Simply Delicious has a few variations on potato salad–2-17: Spicy Potato Salad is closer to a German variation, using a vinegar dressing instead of mayonnaise. This recipe, 2-20: Potato and Sausage Salad not only uses mayonnaise, but includes your choice of cured meat to accompany it–I went with chicken sausage, but you can use hot dogs, spicy links, or anything similar.
I caught a typo here–they mention capers in this blurb above, but dropped it from the actual ingredients list after the jump. I never realized it and now wish I had–capers would have been a welcome addition to this potato salad, especially instead of beets.
See? No capers on the ingredient list. They mention subbing out turkey or ham for sausages on the Tips sidebar, as well as swapping horseradish for Dijon mustard, but no mention of capers there either. Another notable mention: they don’t tell you what kind of potatoes to use, either. This matters more than you think.
Ingredients. Two onions would have been way too much–I used two for the picture, but only one in the recipe, and even that was overpowering. I think onions are bigger today than they used to be in the 1980s–Simply Delicious is always way over on their onion recommendations.
No boiled potatoes on hand, so I’ll boil as part of the process, right? Not if you want to use slices, as I learned.
I followed their directions on cutting thin slices, but I made a fatal mistake: I cut these potatoes into thin slices before I boiled them–these types of slices are great for an au gratin, not so great for a potato salad. If you want to use large, dry Russets like these for your potato salad and NOT have them be boiled first, cube or chunk them–they’ll fall apart into quasi-mashed potatoes otherwise.
If you want to use this style of slicing (especially in a potato salad) but are more flexible on your choice of potato type, it would work better with a smaller, firmer red potato or a mid-sized, waxier yellow potato. Even wee buttery fingerlings cut in a few chunks or slices would make for an interesting variation.
I suppose I haven’t been clear about my issue here–there’s actually a few.
- This recipe method calls for the potatoes to be sliced. If you don’t boil the potatoes first, and you use Russet potatoes, boiling uncooked slices is a bad idea–the slices will fall apart. If you boil the whole Russets FIRST, cool them, and then slice them, you may have a better shot of them staying intact. However, I doubt it, which leads me to my second point:
- Slices of potatoes is not inherently a bad idea, especially because the sausages are slices as well–you just have to use a sturdier type of potato. My suggestions would be red, yellow, or fingerling potatoes, but there are other types out there. This leads me to my third point:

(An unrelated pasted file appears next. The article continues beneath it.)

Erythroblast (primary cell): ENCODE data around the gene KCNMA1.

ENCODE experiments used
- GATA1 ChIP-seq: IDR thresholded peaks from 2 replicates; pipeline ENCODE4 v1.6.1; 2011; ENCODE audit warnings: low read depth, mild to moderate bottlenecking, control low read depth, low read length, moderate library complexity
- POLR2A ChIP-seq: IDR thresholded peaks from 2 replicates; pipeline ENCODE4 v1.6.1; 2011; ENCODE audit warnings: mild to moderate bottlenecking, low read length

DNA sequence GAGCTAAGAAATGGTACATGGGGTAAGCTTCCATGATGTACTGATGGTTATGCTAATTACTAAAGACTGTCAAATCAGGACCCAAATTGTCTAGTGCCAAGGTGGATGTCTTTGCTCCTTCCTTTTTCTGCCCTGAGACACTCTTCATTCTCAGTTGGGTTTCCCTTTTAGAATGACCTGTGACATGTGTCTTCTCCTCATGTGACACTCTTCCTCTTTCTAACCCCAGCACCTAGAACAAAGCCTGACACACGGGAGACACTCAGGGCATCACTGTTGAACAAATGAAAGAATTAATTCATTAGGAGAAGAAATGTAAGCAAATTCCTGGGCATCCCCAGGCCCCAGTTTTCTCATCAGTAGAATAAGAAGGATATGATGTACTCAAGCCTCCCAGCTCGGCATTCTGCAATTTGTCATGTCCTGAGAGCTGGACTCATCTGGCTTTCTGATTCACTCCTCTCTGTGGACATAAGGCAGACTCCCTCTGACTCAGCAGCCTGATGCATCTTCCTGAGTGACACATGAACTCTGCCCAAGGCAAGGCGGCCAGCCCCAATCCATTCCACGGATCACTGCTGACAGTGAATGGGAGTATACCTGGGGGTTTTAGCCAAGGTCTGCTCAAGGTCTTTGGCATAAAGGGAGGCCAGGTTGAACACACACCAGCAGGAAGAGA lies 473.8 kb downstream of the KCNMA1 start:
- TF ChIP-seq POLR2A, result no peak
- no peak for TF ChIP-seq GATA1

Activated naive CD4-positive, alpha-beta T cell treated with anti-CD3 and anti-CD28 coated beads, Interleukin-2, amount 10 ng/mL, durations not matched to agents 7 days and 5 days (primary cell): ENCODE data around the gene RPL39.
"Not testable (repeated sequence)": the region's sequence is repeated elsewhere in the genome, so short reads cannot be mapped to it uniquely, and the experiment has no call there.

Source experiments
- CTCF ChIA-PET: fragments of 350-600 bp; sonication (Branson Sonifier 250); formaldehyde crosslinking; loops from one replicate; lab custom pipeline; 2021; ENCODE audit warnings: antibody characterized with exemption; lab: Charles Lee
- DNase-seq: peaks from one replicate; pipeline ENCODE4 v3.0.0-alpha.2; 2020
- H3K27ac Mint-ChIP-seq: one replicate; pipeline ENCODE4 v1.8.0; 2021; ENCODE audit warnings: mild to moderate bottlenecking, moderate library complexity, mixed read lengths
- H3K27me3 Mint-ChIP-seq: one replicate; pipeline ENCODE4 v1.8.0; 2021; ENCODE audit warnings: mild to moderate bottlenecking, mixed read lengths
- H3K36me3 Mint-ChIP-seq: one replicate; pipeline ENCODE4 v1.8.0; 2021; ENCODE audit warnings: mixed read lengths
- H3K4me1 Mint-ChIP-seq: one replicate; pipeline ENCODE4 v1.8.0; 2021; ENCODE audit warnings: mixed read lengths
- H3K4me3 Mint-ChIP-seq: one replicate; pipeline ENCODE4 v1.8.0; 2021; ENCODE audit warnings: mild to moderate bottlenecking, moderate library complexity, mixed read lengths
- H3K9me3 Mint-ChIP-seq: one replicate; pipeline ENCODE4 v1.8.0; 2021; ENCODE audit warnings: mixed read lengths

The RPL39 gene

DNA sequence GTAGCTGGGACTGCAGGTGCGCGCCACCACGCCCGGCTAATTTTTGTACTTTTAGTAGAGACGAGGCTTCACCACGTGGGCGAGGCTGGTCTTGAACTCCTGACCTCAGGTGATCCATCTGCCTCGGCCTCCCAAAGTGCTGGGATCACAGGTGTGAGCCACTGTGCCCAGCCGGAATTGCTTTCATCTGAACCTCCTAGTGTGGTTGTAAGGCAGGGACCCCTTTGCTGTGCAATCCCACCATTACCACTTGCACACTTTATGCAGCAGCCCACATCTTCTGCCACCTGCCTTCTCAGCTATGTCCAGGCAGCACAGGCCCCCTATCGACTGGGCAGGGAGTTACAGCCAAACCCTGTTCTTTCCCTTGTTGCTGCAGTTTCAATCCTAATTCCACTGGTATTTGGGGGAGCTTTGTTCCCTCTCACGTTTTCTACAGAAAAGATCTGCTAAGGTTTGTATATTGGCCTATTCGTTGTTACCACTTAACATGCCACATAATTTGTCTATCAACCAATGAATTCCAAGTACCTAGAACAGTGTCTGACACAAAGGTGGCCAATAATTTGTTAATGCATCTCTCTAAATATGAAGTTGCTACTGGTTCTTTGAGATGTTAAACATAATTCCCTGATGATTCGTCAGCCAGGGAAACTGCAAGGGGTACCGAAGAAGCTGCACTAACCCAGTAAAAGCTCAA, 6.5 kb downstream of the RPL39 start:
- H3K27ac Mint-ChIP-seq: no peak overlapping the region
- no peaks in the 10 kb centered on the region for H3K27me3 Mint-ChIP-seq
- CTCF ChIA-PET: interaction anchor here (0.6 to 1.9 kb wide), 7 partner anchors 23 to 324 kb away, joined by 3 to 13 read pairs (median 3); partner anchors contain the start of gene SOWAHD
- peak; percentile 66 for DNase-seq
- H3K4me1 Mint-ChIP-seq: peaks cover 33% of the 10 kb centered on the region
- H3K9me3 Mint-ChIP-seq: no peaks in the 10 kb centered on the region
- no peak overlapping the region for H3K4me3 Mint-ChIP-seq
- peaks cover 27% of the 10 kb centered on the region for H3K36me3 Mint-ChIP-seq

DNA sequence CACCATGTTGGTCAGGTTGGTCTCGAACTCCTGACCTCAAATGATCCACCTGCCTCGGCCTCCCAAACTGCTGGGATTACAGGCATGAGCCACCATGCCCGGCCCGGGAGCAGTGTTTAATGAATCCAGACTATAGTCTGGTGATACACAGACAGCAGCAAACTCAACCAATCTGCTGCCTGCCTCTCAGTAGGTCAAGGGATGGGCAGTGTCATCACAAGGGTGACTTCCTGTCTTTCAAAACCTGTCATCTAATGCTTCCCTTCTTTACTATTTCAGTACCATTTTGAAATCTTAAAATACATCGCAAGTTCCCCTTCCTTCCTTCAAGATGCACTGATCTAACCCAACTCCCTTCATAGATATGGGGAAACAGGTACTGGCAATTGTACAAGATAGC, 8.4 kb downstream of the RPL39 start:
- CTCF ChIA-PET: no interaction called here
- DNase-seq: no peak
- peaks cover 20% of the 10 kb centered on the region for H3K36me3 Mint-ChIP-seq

- Simply Delicious does not tell you what type of potato to use–most people (especially in the 1980s when food choices were much more limited) would have instantly defaulted to Russets. My initial point way at the beginning was that potato choice is important.
I’ve spent way too much time defending not following the recipe and being disappointed with the result. Let’s move on for all our sakes.
I chose to use a chicken & apple sausage for this recipe, I thought the flavors would go well in a potato salad. Anything from hot dogs to lunch meat to leftover roasted meat would work too–meat and potato is a success in almost every combination you can think of.
Mixed up what is essentially the base of most creamy salad dressings (Ranch, blue cheese, etc.).
I tried as hard as I could to par-cook these lightly so that they’d stay together, but I can’t shock them with water like pasta–it’ll saturate them and make them a big mealy mess. Potatoes still cook as they cool down like pasta however, and they’ll continue to get softer as they cool no matter what I do.
While my potatoes cool (and continue to soften), I sliced up the cooked sausage as directed, but threw the slices back into the pan with some water to get them even browner. There’s a lot more flavor to be had from these sausage slices than Simply Delicious would have you believe.
Diced onion (still way too much) goes in with the potatoes. As this salad sat and melded flavors, it became more and more onion-y, which became overpowering after just a day or two. Cut the onion back–you can ALWAYS add more in, but it’s tough to take it back out if you add too much.
Mixed the dressing with the veggies–slices of whole Russets were a bad idea for another reason–the peels slipped off and became an odd texture when compared to the overall mushiness of the rest of it. Some of the slices stayed somewhat round, but the stringy bits of peel were not a great idea. I suppose I should have peeled them all, but I was being lazy. I can admit that one is my fault, though.
After blending, I let the potato and onion mixture chill in the fridge while the sausage slices finished browning.
I think those pan-browned slices look much more appetizing than just cutting them and throwing them in. You can still see a few intact slices of potato (I thought similar sizes would be good as a salad, but as we’ve discussed, potato choice and preparation is important), but it’s not quite how I had envisioned. The weird peel slices were a big part of it being somewhat disappointing as well–I have to be honest, and that one was my fault.
It wasn’t BAD, don’t get me wrong–it just could have been so much better.
TL;DR: Not a bad recipe, just peel your potatoes, cook them right, consider what type of potato you use, brown your sausage slices, cut the amount of onion down considerably, and hope for the best.